10K college kids prepare to descend on D.C.
Across the country, collegiate reporters clung to their earpieces Tuesday night, each reporter a link in the massive network disseminating a message of burgeoning environmental activism.
The teleconference, organized by the national student-led group Energy Action Coalition (EAC), was designed to inform journalists about the growing role of young people in the fight for legislation addressing clean energy sources and climate change. The event is only a prequel, though, to Power Shift ’09, a Washington, D.C., conference created by EAC that the organizers hope will harness the power of the 10,000 anticipated participants to enact significant federal legislative initiatives, EAC communications director Brianna Cotter said.
Power Shift began as a project to promote policies that advance the use of 100 percent clean energy. Since then, Power Shift has “blown up,” Cotter said. Students from thousands of campuses have joined this campaign for environmental action, which culminated in Power Shift ’07, for which 6,000 students convened in Washington to attend panels, teaching sessions and speeches by notables such as Rep. Nancy Pelosi (D-Calif.), the speaker of the U.S. House of Representatives.
Power Shift ’09 is expected to be even bigger: Cotter noted that more than 6,000 people, including many Princeton students, have preregistered for the event, which will be held from Feb. 27 to March 2. The conference will feature prominent speakers, musical performances, panels and other programs geared toward education, such as training in environmental lobbying. Organizers also hope to contact every congressperson on Capitol Hill and lead a march, Cotter added.
Danny Growald ’11, Princeton’s Power Shift ’09 organizer and a co-chair of Students United for a Responsible Global Environment (SURGE), explained that 47 Princeton students have already preregistered. If the chapter succeeds in reaching its goal of 60 students, it will be the largest collegiate delegation from New Jersey, Growald noted.
“I had such a great time [at Power Shift ’07] that I figured we had to put out a great effort and see how many students we could bring down this year,” Growald said.
Alexandra Landon ’12, a SURGE officer who is also helping organize Power Shift ’09, said that it was “really surprising [to] even [see] how many people [from the University] have been interested.”
“People I know who I wouldn’t normally classify as ‘green-conscious’ have expressed interest,” Landon added.
Such an active engagement from college students is not an anomaly, Cotter said. The unprecedented student interest in last November’s presidential election has given legitimacy to the concerns of American youth, who are increasingly conscious of the need to address environmental issues, she explained.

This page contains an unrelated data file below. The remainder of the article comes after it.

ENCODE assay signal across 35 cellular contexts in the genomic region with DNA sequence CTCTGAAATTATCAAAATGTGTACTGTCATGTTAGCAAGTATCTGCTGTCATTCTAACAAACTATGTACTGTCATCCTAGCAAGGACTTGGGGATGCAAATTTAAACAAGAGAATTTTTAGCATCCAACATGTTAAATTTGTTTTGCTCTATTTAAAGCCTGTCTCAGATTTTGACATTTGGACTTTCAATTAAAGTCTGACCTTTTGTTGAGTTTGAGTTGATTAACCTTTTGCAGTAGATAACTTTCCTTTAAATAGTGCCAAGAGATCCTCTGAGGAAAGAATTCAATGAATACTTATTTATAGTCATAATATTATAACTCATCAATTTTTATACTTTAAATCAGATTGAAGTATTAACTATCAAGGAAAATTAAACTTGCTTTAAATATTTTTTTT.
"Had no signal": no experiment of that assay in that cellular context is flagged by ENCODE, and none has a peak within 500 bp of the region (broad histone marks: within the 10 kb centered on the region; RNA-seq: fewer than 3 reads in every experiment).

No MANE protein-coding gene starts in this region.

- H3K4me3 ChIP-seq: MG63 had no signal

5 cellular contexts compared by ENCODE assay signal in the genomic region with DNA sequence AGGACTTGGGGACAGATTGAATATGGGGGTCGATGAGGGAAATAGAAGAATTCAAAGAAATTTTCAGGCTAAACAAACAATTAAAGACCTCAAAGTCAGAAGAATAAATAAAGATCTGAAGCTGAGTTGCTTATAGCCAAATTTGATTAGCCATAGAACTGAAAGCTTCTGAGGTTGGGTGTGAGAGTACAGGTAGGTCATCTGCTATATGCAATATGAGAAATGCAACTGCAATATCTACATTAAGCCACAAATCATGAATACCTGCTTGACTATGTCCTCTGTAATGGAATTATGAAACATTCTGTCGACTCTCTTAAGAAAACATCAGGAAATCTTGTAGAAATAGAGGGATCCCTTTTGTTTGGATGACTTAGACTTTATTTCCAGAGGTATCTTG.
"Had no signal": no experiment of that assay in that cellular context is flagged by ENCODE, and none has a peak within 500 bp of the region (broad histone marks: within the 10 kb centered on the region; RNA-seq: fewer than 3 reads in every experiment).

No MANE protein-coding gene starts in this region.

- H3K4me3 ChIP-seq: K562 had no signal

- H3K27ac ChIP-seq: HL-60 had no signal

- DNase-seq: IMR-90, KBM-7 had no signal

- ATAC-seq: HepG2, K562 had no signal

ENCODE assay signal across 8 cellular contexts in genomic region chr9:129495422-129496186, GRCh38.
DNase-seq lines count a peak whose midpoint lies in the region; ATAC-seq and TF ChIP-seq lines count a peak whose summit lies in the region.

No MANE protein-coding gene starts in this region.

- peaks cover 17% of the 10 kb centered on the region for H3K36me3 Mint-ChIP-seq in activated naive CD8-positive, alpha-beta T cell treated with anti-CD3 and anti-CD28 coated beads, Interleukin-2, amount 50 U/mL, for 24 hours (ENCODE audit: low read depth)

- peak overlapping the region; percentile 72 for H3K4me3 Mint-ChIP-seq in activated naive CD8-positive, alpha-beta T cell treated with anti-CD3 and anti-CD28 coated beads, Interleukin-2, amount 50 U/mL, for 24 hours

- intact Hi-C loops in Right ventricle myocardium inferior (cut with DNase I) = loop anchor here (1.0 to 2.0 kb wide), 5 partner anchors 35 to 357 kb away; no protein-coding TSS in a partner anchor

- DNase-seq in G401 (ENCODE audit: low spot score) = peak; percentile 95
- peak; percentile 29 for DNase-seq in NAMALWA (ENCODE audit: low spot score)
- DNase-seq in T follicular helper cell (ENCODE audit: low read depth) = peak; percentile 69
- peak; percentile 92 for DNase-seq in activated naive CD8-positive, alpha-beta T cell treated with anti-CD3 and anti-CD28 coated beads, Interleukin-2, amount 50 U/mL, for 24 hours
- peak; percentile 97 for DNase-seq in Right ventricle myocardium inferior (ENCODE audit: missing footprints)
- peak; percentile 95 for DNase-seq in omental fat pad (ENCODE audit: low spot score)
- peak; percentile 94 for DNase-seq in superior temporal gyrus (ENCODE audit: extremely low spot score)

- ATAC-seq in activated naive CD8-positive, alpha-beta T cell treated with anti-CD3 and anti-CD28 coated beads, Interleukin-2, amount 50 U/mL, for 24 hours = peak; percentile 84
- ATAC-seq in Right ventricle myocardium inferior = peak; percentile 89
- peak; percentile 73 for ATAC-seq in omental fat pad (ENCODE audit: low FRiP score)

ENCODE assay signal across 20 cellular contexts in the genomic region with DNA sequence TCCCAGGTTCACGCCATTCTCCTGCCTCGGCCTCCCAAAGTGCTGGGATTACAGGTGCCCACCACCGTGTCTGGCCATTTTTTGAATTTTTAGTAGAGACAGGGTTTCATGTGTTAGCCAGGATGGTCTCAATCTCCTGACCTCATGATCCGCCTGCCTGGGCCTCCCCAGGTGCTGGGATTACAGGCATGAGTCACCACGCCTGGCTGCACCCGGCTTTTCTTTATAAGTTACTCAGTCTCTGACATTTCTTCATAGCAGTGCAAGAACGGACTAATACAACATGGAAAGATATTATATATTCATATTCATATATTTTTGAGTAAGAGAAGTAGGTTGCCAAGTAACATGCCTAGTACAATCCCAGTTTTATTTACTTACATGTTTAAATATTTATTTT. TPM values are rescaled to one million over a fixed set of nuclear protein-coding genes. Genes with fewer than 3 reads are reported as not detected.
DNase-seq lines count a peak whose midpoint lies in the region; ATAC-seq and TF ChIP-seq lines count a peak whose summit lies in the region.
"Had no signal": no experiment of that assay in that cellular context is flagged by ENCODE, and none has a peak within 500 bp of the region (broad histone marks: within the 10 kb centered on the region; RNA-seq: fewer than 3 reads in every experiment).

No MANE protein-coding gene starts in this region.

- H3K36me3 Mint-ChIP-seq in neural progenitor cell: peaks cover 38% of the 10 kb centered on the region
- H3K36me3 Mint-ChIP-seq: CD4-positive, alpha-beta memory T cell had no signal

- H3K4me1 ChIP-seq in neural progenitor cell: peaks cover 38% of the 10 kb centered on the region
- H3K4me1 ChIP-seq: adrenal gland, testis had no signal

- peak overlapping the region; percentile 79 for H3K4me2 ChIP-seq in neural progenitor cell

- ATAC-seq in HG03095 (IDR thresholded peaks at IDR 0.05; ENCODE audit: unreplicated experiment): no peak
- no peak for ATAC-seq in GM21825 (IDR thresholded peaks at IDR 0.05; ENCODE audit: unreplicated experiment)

“Students are saying, ‘Listen, we elected to see change, and now we want to see some change,’ “ Cotter said. “We want bold, comprehensive federal energy and climate policy now that drastically reduces emissions, that invests in moving our country towards 100 percent energy and creates millions of good, green jobs.”
This emphasis on the environment is compatible with some other concerns of the Obama administration, such as national defense or the economy, both Cotter and Growald said.
“I think that every one of the problems we’re having right now has solutions based in transitioning towards a green economy,” Cotter explained. “The economy is failing right now, and we need to revive it with the good, green energy policy of the future.”
Growald also noted that energy policy and climate change are “not just ... environmental issue[s].”
“There are so many different ways in which climate change impacts the rest of society and, in invisible ways, affects the rest of our lives,” he said. Paying people to install solar panels, he explained, is an example of a job that is eco-friendly. “[B]y putting money and emphasis into renewable energy and … efficiency improvement, you can give jobs to people who need them and also reduce emissions.”
Landon and Growald said they are both looking forward to Power Shift ’09 because they will meet other students interested in creating change.
“It’s an opportunity to deepen interest, to learn a lot, to get really inspired and then to come back to campus and turn that inspiration into action,” Growald said.
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